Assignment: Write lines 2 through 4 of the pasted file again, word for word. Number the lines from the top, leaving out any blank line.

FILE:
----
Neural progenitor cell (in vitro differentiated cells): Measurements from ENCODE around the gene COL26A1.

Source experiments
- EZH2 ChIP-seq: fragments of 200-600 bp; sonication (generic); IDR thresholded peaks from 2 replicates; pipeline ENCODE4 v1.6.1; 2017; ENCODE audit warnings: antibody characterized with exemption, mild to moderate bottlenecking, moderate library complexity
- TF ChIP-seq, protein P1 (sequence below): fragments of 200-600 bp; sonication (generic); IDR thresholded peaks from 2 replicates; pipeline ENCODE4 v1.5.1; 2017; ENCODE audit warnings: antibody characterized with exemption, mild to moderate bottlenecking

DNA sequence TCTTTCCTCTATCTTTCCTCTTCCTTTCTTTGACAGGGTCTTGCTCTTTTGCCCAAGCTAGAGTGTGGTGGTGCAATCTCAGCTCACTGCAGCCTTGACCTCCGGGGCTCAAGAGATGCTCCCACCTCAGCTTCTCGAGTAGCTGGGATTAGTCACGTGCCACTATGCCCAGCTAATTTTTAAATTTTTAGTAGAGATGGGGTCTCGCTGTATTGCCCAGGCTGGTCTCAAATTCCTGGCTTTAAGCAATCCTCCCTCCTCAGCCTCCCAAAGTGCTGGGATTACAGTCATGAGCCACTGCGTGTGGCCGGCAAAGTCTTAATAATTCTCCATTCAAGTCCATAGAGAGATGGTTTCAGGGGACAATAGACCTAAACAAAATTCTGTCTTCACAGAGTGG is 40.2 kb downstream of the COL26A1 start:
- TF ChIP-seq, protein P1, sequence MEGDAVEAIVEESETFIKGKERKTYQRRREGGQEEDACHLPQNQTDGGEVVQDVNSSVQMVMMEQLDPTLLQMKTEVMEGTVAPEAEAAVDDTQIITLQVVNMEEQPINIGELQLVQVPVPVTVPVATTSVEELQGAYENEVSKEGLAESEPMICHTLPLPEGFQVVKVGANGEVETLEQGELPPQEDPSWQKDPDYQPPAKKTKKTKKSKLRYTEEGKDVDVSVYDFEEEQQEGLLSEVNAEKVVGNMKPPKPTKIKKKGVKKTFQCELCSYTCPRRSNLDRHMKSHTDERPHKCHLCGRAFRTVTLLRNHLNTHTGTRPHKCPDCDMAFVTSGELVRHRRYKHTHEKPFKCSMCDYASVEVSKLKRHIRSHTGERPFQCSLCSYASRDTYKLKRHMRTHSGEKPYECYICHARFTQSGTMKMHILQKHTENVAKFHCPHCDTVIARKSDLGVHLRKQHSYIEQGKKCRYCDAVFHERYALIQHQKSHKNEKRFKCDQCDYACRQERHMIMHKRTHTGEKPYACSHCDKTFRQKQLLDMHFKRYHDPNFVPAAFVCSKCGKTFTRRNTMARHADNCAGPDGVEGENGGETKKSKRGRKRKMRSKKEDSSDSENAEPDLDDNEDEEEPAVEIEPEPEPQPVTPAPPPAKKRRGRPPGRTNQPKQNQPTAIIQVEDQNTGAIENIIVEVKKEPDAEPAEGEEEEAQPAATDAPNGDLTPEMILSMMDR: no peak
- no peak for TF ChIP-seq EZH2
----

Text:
Source experiments
- EZH2 ChIP-seq: fragments of 200-600 bp; sonication (generic); IDR thresholded peaks from 2 replicates; pipeline ENCODE4 v1.6.1; 2017; ENCODE audit warnings: antibody characterized with exemption, mild to moderate bottlenecking, moderate library complexity
- TF ChIP-seq, protein P1 (sequence below): fragments of 200-600 bp; sonication (generic); IDR thresholded peaks from 2 replicates; pipeline ENCODE4 v1.5.1; 2017; ENCODE audit warnings: antibody characterized with exemption, mild to moderate bottlenecking